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59. The Will of Angels

1. Where there is understanding of good, there is an understanding tendency to attain it. In other words, where there is intellect, there is will. There is intellect in angels; therefore there is will also.

2. In a creature, intellect and will are not identified. The angel's intellect is not the same faculty as the angel's will. These are two faculties, not one.

3. And will means free will. Will is an intellectual appetency; it is the faculty of tending to, or choosing, what is proposed by the intellect as good. Man, who is less perfect in the realm of intelligent creatures than angels, has free will; certainly, then, an angel possesses it. An angel exercises free will more perfectly than man does.

4. Man's will is subject to outside influence arising from the appetites of sense. The will is an appetency for good as such, good in its common aspects. But man\\'s senses fix upon some particular good and tend towards it. These human sense-tendencies, when they are simple and uncomplicated tendencies, are called concupiscible appetites. And when these tendencies involve an awareness of difficulty in attaining the object (that is, the satisfying thing, the good, that they seek), they are called irascible appetites. Thus the sentient tendency or appetite called desire is a concupiscible appetite; whereas the sentient tendency of courage or daring, which tends to an object obtainable only by facing obstacle, threat, or danger, is an irascible appetite. These sentient appetites work into the intellective order in man and exercise an influence on the will and its choice. Now, since the angels have no sentient element, they are not subject to concupiscible and irascible appetites. Angels choose with a will uninfluenced by such nonspiritual tendencies.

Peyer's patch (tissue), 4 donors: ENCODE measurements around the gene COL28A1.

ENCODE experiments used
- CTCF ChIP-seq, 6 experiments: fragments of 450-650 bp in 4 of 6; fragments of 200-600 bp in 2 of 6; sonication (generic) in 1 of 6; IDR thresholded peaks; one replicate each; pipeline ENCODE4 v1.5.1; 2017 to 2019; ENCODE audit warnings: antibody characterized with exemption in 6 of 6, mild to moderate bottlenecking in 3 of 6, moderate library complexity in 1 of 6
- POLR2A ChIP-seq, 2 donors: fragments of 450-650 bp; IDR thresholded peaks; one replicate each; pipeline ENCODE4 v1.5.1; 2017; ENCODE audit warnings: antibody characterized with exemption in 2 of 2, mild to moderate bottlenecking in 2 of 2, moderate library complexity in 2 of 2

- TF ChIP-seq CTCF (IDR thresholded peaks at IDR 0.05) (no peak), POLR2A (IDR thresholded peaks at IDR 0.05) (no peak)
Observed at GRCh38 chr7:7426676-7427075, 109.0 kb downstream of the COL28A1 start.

"God looks neither at long nor beautiful prayers, but at those that come from the heart."
The Cure D'Ars

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"Every man naturally desires knowledge; but what good is knowledge without fear of God? Indeed a humble rustic who serves God is better than a proud intellectual who neglects his soul to study the course of the stars."
Thomas á Kempis

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"There is nothing which gives greater security to our actions, or more effectually cuts the snares the devil lays for us, than to follow another person’s will, rather than our own, in doing good."
St Philip Neri

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